3. Experimental Study of Deck-Pier Pounding
Shaking table tests were conducted in the State Key Laboratory of Disaster Reduction in Civil Engineering, Tongji University, to verify the simplified SDOF method for the deck-pier pounding issue. Two shaking tables, named Table B and Table C, were included to simulate ground motions.
A simply supported bridge was used as the test specimen and consisted of two piers, four bearings, and a deck as shown in Figure 7. The two piers were installed on Table B and Table C, respectively. Each pier consisted of two columns and one crossbeam. The columns were fixed on the table, and the crossbeam was bolted on tops of columns. Four load transducers were placed on the two crossbeams. On each load transducer, one Double Spherical Seismic Isolation bearing (DSSI bearing) was placed. The DSSI bearing was developed by substituting the flat sliding surface of an ordinary spherical sliding bearing with a spherical sliding surface. Its working mechanism in earthquakes was similar to a Friction Pendulum Sliding (FPS) bearing. The deck was supported on the four bearings and steel plates were bolted on the deck to achieve an additional mass of 100 tons.
The test setup and specimen.
Steel blocks were installed on the connection plates of bearings on Table B to restrict excessive bearing displacements as shown in Figure 8. A certain horizontal distance was designed between the block and the side of the upper bearing plate, which was named Clearance in this paper.
Configuration of a bearing with shear pins used as a fixed bearing.
A record of Wenchuan Earthquake as shown in Figure 9 was input in the cases. The motion was recorded in the E-W direction in Wolong, Sichuan Province. The peak ground acceleration is 948 gal.
A record of Wenchuan Earthquake used in the cases.
A ground acceleration record of Wenchuan Earthquake
Pseudoacceleration response spectra (5% damping)
Four shaking table test cases were arranged and listed in Table 1. As shown, the peak ground acceleration was scaled down in order not to damage load transducers.
Test cases.
Cases
Clearance
Peak acceleration
1
10 mm
0.2 g
2
20 mm
0.2 g
3
50 mm
0.5 g
4
60 mm
0.5 g
In Cases 1 and 3, a rubber plate was inserted in each Clearance to study the applicability of the method for different pounding stiffness, so pounding stiffness of these two cases was lower.
Responses of the bridge model were measured by 33 transducers collecting data from the bridge model with a sampling frequency of 512 Hz. Bearing displacements were measured by 8 displacement transducers, bearing forces were measured by 4 load transducers, and acceleration for the tables, decks, and piers was measured by 21 accelerometers.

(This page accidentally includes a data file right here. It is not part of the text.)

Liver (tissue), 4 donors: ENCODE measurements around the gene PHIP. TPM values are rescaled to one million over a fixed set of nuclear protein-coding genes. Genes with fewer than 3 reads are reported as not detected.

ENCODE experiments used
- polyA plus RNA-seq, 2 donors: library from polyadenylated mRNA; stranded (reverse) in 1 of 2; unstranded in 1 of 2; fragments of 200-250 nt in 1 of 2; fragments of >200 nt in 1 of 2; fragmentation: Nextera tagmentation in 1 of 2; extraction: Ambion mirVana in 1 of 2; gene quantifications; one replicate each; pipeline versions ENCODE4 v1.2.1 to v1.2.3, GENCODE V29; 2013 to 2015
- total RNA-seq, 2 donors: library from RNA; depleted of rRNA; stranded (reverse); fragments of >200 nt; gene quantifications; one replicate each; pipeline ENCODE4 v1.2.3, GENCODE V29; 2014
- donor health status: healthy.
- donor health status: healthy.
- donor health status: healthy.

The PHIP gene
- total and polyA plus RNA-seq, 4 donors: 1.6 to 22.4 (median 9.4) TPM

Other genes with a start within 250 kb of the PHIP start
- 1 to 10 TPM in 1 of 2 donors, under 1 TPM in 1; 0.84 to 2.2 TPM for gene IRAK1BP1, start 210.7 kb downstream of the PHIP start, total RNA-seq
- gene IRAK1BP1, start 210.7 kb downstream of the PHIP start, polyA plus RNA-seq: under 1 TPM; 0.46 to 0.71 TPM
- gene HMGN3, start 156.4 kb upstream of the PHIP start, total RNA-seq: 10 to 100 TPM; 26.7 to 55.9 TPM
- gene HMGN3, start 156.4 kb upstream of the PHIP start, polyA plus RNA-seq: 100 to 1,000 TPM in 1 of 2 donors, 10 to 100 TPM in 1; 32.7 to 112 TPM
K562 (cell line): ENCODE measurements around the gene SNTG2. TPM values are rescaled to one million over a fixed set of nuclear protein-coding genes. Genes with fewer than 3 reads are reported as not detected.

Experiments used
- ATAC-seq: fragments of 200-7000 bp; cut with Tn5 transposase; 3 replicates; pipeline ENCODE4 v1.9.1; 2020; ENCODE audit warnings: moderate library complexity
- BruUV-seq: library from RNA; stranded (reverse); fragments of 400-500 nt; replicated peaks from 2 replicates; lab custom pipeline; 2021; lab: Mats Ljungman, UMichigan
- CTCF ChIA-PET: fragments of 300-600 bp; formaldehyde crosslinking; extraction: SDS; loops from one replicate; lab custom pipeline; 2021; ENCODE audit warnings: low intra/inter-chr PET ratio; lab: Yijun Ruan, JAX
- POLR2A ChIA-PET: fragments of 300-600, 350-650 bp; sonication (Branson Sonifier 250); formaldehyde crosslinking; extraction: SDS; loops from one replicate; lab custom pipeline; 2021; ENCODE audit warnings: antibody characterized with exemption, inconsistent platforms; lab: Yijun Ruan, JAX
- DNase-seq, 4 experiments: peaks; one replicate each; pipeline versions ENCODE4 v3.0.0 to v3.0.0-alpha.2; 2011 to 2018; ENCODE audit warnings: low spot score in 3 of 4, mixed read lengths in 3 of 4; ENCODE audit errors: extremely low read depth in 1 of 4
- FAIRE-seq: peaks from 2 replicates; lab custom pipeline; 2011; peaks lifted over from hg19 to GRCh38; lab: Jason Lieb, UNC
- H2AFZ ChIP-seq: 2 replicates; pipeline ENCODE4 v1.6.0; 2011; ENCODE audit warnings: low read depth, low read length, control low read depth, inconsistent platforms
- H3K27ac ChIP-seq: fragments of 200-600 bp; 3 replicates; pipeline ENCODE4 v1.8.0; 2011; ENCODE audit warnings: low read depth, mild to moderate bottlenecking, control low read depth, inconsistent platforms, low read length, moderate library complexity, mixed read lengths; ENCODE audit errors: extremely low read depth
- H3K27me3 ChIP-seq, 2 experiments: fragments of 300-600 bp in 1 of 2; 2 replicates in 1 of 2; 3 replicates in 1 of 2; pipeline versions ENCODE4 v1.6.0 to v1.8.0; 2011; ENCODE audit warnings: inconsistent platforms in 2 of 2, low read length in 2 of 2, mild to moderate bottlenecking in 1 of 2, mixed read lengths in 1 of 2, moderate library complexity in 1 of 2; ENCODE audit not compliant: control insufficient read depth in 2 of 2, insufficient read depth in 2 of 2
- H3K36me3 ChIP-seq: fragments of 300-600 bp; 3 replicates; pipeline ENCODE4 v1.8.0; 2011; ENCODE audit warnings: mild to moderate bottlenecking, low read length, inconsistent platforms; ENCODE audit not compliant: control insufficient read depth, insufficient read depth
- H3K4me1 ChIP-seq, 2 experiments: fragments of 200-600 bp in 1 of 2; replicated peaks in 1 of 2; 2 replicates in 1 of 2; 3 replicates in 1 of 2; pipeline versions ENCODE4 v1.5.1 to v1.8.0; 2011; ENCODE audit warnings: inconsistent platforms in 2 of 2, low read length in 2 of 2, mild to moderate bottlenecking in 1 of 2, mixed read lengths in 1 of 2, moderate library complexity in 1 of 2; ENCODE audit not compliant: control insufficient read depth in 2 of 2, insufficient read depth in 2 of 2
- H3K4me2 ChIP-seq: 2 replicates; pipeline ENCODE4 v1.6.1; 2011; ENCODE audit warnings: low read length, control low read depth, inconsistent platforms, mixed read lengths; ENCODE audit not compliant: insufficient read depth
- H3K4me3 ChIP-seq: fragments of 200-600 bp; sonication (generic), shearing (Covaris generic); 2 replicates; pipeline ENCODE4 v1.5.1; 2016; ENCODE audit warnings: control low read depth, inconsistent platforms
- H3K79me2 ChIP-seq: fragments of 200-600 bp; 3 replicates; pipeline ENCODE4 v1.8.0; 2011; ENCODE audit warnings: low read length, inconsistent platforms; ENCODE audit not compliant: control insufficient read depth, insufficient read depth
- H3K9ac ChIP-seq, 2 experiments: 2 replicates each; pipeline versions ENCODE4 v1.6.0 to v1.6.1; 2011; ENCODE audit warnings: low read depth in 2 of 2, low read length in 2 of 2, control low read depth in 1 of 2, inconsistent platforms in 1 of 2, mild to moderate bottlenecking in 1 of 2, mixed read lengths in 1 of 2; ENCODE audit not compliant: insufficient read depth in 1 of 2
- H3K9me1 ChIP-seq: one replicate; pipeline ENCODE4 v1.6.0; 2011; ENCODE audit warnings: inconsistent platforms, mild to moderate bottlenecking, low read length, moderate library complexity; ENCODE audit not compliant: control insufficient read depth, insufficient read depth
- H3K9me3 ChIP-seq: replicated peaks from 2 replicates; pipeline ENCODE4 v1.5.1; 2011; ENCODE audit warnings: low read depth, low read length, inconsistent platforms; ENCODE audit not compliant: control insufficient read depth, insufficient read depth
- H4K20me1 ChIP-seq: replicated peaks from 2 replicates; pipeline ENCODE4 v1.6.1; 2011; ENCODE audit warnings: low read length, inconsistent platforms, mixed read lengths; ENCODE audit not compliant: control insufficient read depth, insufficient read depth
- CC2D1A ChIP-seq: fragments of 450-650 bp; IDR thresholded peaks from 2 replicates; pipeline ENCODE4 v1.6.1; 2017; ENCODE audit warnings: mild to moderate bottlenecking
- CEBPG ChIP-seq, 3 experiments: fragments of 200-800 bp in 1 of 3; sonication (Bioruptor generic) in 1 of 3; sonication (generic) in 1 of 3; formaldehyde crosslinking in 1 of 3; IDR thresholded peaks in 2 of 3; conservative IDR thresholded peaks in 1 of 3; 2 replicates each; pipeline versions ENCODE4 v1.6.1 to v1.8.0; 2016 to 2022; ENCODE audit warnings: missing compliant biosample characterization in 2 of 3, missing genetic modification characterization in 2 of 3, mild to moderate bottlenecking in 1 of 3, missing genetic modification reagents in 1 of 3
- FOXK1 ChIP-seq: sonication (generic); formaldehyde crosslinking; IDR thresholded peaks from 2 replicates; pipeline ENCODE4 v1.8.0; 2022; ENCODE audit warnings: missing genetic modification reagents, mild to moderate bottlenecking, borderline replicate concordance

In Figures 10–12, time histories of displacements, forces, and relative velocities of bearings on Table B in all the four cases are shown. The bearing displacement is the average value of two bearings, the bearing force is the resultant force of two bearings, and the relative velocity is the derivative of the bearing displacement.
Time histories of bearing displacements on Table B in all the cases.
Case 1
Case 2
Case 3
Case 4
Time histories of bearing forces on Table B in all the cases.
Case 1
Case 2
Case 3
Case 4
Time histories of bearing velocities on Table B in all the cases.
Case 1
Case 2
Case 3
Case 4
In order to verify the simplified SDOF method, (13) is used to calculate the theoretical pounding force for each pounding, and then the theoretical pounding force Ftheoretical is compared with the test pounding force Ftest.
The theoretical pounding force is calculated and listed in Table 2. m is the pounding mass and equals 100 tons for all the cases. k is the pounding stiffness and equals the pounding force divided by the displacement measured in the test. Once the pounding happens, bearing relative velocity drops rapidly. The bearing relative velocity just before the moment of pounding is extracted as the pounding velocity V.
Comparisons of theoretical pounding forces and test pounding forces.
Case
Pounding number
m (ton)
k (kN/mm)
V (mm/s)
Ftheoretical (kN)
Ftest (kN)
Error (%)
1
1
100
10.77
-58.61
-60.81
-55.33
9.91%
1
2
100
12.65
57.08
64.20
61.24
4.83%
1
3
100
11.33
-55.81
-59.42
-50.20
18.38%
1
4
100
13.91
-55.40
-65.33
-62.17
5.08%
1
5
100
12.31
64.63
71.70
67.08
6.89%
2
1
100
50.25
-30.89
-69.24
-60.96
13.58%
3
1
100
10.01
170.79
170.92
166.57
2.61%
3
2
100
8.48
-143.78
-132.43
-113.73
16.44%
3
3
100
14.15
187.00
222.47
197.86
12.44%
4
1
100
45.89
104.47
223.78
190.45
17.50%
4
2
100
65.46
-80.90
-206.98
-179.05
15.60%
4
3
100
51.95
98.35
224.18
191.96
16.78%
4
4
100
50.71
-51.28
-115.48
-102.24
12.95%
4
5
100
55.14
-46.39
-108.94
-91.16
19.50%
As shown, errors between theoretical pounding forces and test pounding forces are less than 20%, so the simplified SDOF method is verified. By the comparison, it is found that the deck can be simulated as a particle and the simplified SDOF method can be used to study the deck-pier pounding issue.
Because no energy dissipation is considered in the model, the simplified SDOF method may overestimate the actual pounding force and the theoretical pounding force is always larger than the test pounding force. Therefore, the simplified SDOF method can provide a reasonable upper limit of pounding forces. The actual pounding force is also influenced by energy dissipation and damage condition during the pounding process.
4. FEM Analysis of the Deck-Pier Pounding Issue
In order to study pounding responses under longitudinal earthquakes and the applicability of the simplified SDOF method, a typical simply supported girder bridge is studied. The span is 16 m, and piers are both 5 m high. The left end of the deck is supported on two same expansion bearings, and the right end of the deck is supported on two same seismic isolation bearings. Steel blocks for unseating prevention are installed on both sides of each bearing. Clearances are all set to be 0.1 m for all the steel blocks. Deck-pier poundings will happen between the deck and steel blocks under longitudinal earthquakes until bearing displacements exceed the preserved Clearances.